A number of Poachers on Mt. Elgon National Park have attacked officials of the Uganda Wildlife Authority stabbing one of them and forcing others to flee.
Mr Abdulla Mashaka, 34, was attacked on Thursday by poachers and their hunting dogs at Benet in Kween District. He was cut with a panga and injured severely on the hands and limbs before the poachers took off into the bushes.
The UWA head ranger at Piswa Ranger Station, Sgt. Jonai Okello, confirmed the attack, saying Mr Mashaka has been hospitalised at Viena Clinic in Mbale town.
Mr Okello said the poachers after brutally cutting Mr Mashaka, abandoned him in the bush before a reinforcement of UWA rangers came to his rescue. “The rangers were moving from their station and going about with their business when they were confronted by the poachers who were armed with spears, arrows, machetes and dogs,” he said. “Sensing danger, the poachers attacked our staff. Although others managed to escape, Mr Mashaka was over powered and cut several times and he also sustained dog bites.”
The medical officer at Viena Clinic, Mr Micheal Gibogi, said Mr Mashaka sustained deep cuts on his body and that doctors have put him on medication. “He also sustained dog bites on the right lower limb and the upper right limb and at the time he was brought here, he had bled so much and he was unconscious. We are going to give him anti-rabies because the dogs were not immunised,” said Mr Gibogi. This attack on UWA staff comes barely six months after another UWA officer, Fred Toskin, was killed and the body was recovered from the park approximately one kilometre from Suam Uganda Wild life Authority range.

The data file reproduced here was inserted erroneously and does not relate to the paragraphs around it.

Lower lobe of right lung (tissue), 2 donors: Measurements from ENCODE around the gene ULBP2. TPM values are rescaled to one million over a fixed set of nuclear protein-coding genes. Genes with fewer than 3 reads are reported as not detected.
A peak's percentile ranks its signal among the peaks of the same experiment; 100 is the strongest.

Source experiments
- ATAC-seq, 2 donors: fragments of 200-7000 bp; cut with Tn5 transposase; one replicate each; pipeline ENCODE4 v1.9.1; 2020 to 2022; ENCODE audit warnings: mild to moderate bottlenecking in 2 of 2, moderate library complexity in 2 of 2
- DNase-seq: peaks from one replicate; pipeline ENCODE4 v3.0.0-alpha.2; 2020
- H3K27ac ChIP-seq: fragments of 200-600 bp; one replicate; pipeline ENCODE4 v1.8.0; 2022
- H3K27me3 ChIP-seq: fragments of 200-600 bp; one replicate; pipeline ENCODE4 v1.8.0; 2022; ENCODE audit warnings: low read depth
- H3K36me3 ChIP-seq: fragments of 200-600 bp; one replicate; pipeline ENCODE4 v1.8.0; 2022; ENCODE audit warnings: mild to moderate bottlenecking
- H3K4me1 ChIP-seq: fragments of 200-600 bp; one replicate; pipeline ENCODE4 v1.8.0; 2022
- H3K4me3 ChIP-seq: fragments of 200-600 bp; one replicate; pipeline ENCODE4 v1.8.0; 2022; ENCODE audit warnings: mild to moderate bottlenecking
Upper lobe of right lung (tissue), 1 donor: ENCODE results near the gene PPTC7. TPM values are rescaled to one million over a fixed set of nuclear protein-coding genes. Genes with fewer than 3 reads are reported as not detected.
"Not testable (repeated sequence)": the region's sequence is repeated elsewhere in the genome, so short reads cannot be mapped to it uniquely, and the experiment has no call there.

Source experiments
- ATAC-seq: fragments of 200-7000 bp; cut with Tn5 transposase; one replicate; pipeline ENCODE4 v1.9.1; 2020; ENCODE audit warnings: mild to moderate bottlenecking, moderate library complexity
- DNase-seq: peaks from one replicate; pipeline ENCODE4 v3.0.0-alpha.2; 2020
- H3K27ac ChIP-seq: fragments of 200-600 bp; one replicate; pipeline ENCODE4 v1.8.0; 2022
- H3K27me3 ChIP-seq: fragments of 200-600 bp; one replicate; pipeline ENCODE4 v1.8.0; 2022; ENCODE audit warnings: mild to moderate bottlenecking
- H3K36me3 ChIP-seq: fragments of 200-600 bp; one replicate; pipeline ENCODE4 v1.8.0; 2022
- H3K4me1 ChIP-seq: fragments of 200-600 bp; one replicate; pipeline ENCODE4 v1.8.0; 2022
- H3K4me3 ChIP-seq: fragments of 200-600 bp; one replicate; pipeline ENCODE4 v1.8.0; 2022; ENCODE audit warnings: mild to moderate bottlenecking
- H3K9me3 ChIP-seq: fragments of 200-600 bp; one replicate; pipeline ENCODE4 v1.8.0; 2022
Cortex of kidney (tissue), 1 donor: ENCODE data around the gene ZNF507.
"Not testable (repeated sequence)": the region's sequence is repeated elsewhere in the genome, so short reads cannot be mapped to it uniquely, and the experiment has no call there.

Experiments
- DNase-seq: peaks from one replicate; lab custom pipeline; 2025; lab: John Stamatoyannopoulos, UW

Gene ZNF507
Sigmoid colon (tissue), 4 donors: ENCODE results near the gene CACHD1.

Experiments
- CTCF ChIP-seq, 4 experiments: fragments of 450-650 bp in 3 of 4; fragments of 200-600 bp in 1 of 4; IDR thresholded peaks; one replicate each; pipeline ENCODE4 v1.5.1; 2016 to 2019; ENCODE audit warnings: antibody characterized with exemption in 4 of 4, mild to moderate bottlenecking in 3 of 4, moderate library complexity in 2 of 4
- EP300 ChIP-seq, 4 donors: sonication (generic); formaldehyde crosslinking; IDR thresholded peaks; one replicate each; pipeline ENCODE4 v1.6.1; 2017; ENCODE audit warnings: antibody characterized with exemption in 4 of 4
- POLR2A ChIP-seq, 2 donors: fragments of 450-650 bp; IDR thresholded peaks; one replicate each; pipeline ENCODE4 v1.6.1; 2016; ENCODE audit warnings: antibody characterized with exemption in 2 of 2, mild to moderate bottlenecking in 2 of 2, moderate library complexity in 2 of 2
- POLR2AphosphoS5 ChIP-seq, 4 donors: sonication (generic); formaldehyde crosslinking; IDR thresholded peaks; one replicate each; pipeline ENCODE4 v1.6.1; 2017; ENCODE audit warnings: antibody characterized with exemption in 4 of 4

According to Mt. Elgon Conservation Area Manager, Mr Adonia Bintorwa, the poachers have intensified poaching on the park’s animals for game meat and that it is losing out on the valuable species of animals that are meant to attract tourists. “They hunt the buffaloes, bush bucks, calabash monkey, dykes and elephants and most of the animals are now running to the friendlier Kenyan side as Uganda loses out on tourism,” Mr Bintorwa said yesterday.
This comes at a time several encroachers have been demanding for re-degazetting of the park to allow them 1,206 hectares for settlement and farming, something government has rejected citing adverse effects such activities can have on the environment.
The UWA Public Relations Officer, Ms Lillian Nsubuga, said the wildlife body does not have any particular interest in the national park but that they are obligated to save the park from extinction not only as a major tourist attraction in the area but also as a climate modifier and source of water for most rivers in eastern Uganda. “Local leaders should get involved in the sensitisation and education of the people to understand the value of Mt. Elgon National Park to Uganda and save us these killings,” said Ms Nsubuga.
The authorities in Mt Elgon National Park mid last year gave a one-month ultimatum to more than 14,000 people who had illegally settled around the park to vacate the place or face forcefully eviction. But many of them have since refused to leave the area.
Compiled by Jackie